Reading, Short And Deep #111 – Hall Of Mirrors by Fredric Brown

Podcast

Reading, Short And DeepReading, Short And Deep #111

Eric S. Rabkin and Jesse Willis discuss Hall Of Mirrors by Fredric Brown

Here’s a link to a PDF of the story.

Hall Of Mirrors was first published in Galaxy Science Fiction, December 1953.

Podcast feed https://sffaudio.herokuapp.com/rsd/rss

Posted by Scott D. Danielson

Reading, Short And Deep #016 – The House by Fredric Brown

Podcast

Reading, Short And DeepReading, Short And Deep #016

Eric S. Rabkin and Jesse Willis discuss The House by Fredric Brown.

The House was first published in Fantastic, August 1960.

Here’s a link to the PDF of the story.

Podcast feed https://sffaudio.herokuapp.com/rsd/rss

Posted by Scott D. Danielson

Commentary: Appendix N: Inspirational And Educational Reading by Gary Gygax (from AD&D’s original Dungeon Masters Guide)

SFFaudio Commentary

Advanced Dungeons & Dragons Dungeon Master's Guide by Gary GygaxGary Gygax, co-creator of Advanced Dungeons & Dragons added, on page 224 of the 1979 Dungeon Masters Guide, a list of “Inspirational And Educational Reading.”

Long out of print, but still incredibly relevant, this list of inspirations for the phenomenon that is Dungeons & Dragons, and role-playing games in general, deserves to be better known. There is a Wikipedia entry for the “sources and influences on the development of Dungeons & Dragons”, but there’s nothing like looking at the real thing.

So, here it is in it’s entirety, following it you will find hypertext links to the Wikipedia entries for the specifically mentioned novels and collections (when available).

Appendix N: Inspirational And Educational Reading by Gary Gygax

Appendix N lists the following authors and works:

Poul AndersonTHREE HEARTS AND THREE LIONS; THE HIGH CRUSADE; THE BROKEN SWORD
John BellairsTHE FACE IN THE FROST
Leigh Brackett
Fredric Brown
Edgar Rice Burroughs – “Pellucidar” Series; Mars Series; Venus Series
Lin Carter – “World’s End” Series
L. Sprague de CampLEST DARKNESS FALL; FALLIBLE FIEND; et al.
[L. Sprague] de Camp & [Fletcher] Pratt. “Harold Shea” Series; CARNELIAN CUBE
August Derleth
Lord Dunsany
P. J. [Philip Jose] Farmer – “The World of the Tiers” Series; et al.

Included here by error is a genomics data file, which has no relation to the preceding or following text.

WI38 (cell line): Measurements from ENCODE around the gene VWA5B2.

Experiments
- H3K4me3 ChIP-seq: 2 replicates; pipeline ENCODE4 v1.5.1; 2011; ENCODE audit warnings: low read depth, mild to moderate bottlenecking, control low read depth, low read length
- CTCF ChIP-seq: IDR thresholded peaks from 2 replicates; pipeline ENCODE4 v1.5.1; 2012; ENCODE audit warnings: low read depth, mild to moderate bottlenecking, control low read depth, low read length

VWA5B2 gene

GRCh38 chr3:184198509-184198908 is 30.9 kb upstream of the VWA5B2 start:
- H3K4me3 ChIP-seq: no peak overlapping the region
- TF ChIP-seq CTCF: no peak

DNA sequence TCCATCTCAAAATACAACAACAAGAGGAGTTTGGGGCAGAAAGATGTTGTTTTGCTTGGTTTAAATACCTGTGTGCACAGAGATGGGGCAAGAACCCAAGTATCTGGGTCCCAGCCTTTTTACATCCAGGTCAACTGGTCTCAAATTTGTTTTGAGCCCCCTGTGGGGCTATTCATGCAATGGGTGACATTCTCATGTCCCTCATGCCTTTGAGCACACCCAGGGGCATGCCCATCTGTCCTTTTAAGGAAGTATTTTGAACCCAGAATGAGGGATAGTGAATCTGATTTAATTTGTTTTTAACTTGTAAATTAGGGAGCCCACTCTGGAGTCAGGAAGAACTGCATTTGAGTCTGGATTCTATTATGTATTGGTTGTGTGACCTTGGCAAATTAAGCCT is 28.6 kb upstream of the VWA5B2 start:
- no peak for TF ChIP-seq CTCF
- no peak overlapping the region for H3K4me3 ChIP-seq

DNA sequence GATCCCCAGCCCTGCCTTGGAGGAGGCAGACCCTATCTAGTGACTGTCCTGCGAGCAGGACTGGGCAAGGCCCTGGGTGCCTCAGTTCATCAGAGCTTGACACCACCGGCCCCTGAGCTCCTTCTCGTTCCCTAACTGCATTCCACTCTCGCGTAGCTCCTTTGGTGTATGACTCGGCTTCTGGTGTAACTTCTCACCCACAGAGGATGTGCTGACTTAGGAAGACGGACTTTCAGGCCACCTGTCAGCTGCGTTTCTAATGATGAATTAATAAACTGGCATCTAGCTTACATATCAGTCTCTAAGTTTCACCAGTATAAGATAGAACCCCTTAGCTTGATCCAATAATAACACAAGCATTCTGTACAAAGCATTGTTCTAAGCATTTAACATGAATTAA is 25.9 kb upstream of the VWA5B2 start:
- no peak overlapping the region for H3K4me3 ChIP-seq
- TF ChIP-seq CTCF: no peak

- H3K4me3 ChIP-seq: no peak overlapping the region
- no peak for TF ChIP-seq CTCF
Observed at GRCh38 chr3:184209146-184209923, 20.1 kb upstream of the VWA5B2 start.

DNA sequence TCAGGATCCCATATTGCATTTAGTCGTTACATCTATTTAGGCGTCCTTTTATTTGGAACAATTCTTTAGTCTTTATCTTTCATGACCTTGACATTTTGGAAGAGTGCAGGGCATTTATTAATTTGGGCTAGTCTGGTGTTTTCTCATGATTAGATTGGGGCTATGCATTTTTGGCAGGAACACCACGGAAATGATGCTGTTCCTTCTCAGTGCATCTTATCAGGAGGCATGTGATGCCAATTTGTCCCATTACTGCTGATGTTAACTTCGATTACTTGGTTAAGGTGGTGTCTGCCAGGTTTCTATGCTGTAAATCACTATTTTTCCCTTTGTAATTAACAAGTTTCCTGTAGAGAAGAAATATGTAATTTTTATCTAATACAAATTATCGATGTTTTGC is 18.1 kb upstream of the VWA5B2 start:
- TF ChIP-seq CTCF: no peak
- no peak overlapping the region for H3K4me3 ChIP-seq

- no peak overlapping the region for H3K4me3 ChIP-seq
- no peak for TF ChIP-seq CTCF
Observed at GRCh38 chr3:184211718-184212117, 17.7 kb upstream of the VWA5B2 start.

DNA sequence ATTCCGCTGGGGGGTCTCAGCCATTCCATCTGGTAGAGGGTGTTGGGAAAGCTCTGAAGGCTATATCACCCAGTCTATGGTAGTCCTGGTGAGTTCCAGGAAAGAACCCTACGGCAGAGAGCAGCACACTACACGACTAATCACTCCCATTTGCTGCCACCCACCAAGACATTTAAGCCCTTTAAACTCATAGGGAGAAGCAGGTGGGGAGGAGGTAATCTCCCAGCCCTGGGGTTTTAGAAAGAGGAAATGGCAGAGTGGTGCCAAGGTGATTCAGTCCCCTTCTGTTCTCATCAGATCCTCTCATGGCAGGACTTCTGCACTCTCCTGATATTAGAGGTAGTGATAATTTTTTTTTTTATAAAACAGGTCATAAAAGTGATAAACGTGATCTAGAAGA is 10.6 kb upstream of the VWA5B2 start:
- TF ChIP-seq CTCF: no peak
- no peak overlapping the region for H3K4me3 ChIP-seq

Gardner [F.] Fox – “Kothar” Series; “Kyrik” Series; et al.
R.E. [Robert E.] Howard – “Conan” Series
Sterling LanierHIERO’S JOURNEY
Fritz Leiber – “Fafhrd & Gray Mouser” Series; et al.
H.P. Lovecraft
A. MerrittCREEP, SHADOW, CREEP; [The] MOON POOL; DWELLERS IN THE MIRAGE; et al.
Michael MoorcockSTORMBRINGER; STEALER OF SOULS; “Hawkmoon” Series (esp. the first three books)
Andre Norton
Andrew J. Offutt – editor SWORDS AGAINST DARKNESS III
Fletcher PrattBLUE STAR; et al.
Fred SaberhagenCHANGELING EARTH; et al.
Margaret St. ClairTHE SHADOW PEOPLE; SIGN OF THE LABRYS
J.R.R. TolkienTHE HOBBIT; “Ring Trilogy” [aka The Lord Of The Rings]
Jack VanceTHE EYES OF THE OVERWORLD; THE DYING EARTH; et al.
Stanley [G.] Weinbaum
Manly Wade Wellman
Jack Williamson
Roger ZelaznyJACK OF SHADOWS; “Amber” Series; et al.

Now with regards to the audio availability of the works and authors on this list I have composed the following set of notes:

Too few of the novels and collections specifically mentioned above are or ever have been audiobooks. But, there are several that have: the two Jack Vance books, the Tolkien books, of course, and Poul Anderson’s The Broken Sword is available from Downpour.com (narrated by Bronson Pinchot). Unfortunately very few of the remaining bolded titles are in the public domain. One of the interesting exceptions is The Moon Pool by A. Merritt, which is available from LibriVox and narrated by veteran narrator Mark Douglas Nelson.

Of the series, those are the ones mentioned in quotes, I recommend Edgar Rice Burroughs’s first Pellucidar novel, At the Earth’s Core which is available from narrator David Stifel’s site – we also have a podcast discussion of that book HERE. And we did a show on A Princess Of Mars, which is the first audiobook in what Gygax calls the “Mars series.” The audiobook is HERE and the podcast is HERE.

Andre Norton’s work is actually well represented on LibriVox.org, have a look HERE.

Several of Fritz Leiber’s “Fafhrd & Gray Mouser” collections were produced by Audible, HERE. But several of the stories are also public domain and are available on our PDF Page, for turning into audiobooks or podcasts!

Roger Zelazny’s first Amber series book was once available with Roger Zelazny’s narration, today Audible.com has the original ten book series as narrated by Allesandro Juliani.